The Massingir Agro-Industrial Project (MAI) was scheduled to begin production last year. TSB holds 51% of the company and the remaining 49% is held by SIAL (Sociedade de Investimentos Agro-Industriais do Limpopo), a Mozambican company chaired by former Minister of Industry, Octavio Muthemba. The original cost estimate was $740 mn, which TSB said it would pay. But Zitimar says that a detailed feasibility study showed the investment cost to be $1.2 billion, which John Du Plessis, sugar head at RCL, said "was considered very high … and made it quite difficult to get a reasonable return on the project" - especially with falling global sugar and petrol prices. The Mozambican company SIAL proved unable to raise the additional investment needed, and Du Plessis said the project was effectively ended last year.

The original project was called Procana and was promoted by the Zambian-born cricketer Phil Edmonds and his Zimbabwean partner Andrew Groves, who are both said to have good links to Robert Mugabe. They obtained 30,000 ha and proposed to produce 600 million litres of ethanol per year. This assumed they would produce three times as much ethanol from sugar as anyone had ever done in Mozambique, which always made the proposal dubious. It collapsed in 2008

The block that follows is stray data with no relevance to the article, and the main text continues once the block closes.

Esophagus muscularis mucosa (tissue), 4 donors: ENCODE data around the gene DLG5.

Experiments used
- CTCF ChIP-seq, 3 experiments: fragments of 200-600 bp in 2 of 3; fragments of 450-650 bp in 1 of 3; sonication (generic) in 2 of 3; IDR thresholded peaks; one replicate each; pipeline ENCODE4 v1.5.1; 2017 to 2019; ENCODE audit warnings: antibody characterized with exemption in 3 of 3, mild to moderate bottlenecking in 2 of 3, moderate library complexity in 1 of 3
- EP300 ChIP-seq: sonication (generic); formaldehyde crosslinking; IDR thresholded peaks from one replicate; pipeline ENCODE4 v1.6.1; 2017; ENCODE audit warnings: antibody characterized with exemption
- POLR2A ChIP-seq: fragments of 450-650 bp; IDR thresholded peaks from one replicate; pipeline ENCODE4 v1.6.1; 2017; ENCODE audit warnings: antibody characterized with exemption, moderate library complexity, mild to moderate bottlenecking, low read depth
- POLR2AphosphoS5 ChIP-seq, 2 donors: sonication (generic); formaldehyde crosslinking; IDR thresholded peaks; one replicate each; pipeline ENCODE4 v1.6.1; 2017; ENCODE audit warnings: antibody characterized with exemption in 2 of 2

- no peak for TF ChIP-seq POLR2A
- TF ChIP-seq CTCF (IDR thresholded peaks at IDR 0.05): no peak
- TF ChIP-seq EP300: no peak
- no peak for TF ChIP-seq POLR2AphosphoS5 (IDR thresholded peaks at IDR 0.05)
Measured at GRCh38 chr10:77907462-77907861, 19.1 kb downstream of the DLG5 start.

They then set up the Maputo Private Hospital in 2010; Edmonds resigned as chair in 2012. Next was Agriterra and Mozbife, a major beef ranching and marketing project in Manica and Tete provinces. Last year it was announced that the ranches would close, and on 20 January inspectors confiscated a tonne of rotten beef from the Mozbife butcher shop in Chimoio. (The story has been covered extensively in this newsletter, including: 206, 17 Oct 2012; 289, 5 June 2015; 320, 14 May 2016; 329, 26 June 2016; 356, 29 Jan 2017)

Edmonds and Groves were the subject of an investigation by Global Witness last year which said "Edmonds and Groves carried off a multi-million-dollar heist on their own shareholders, funnelling profits into offshore trusts." https://www.globalwitness.org/thedeceivers/  Edmonds and Groves denied any wrongdoing. But Edmonds resigned as chair of Agriterra on 22 April 2016, shortly after the report was published; Groves remains CEO. http://www.agriterra-ltd.com/News.aspx?ArticleId=24305905  Agriterra's London share price fell from £180 per share in April 2006 to £0.15 now.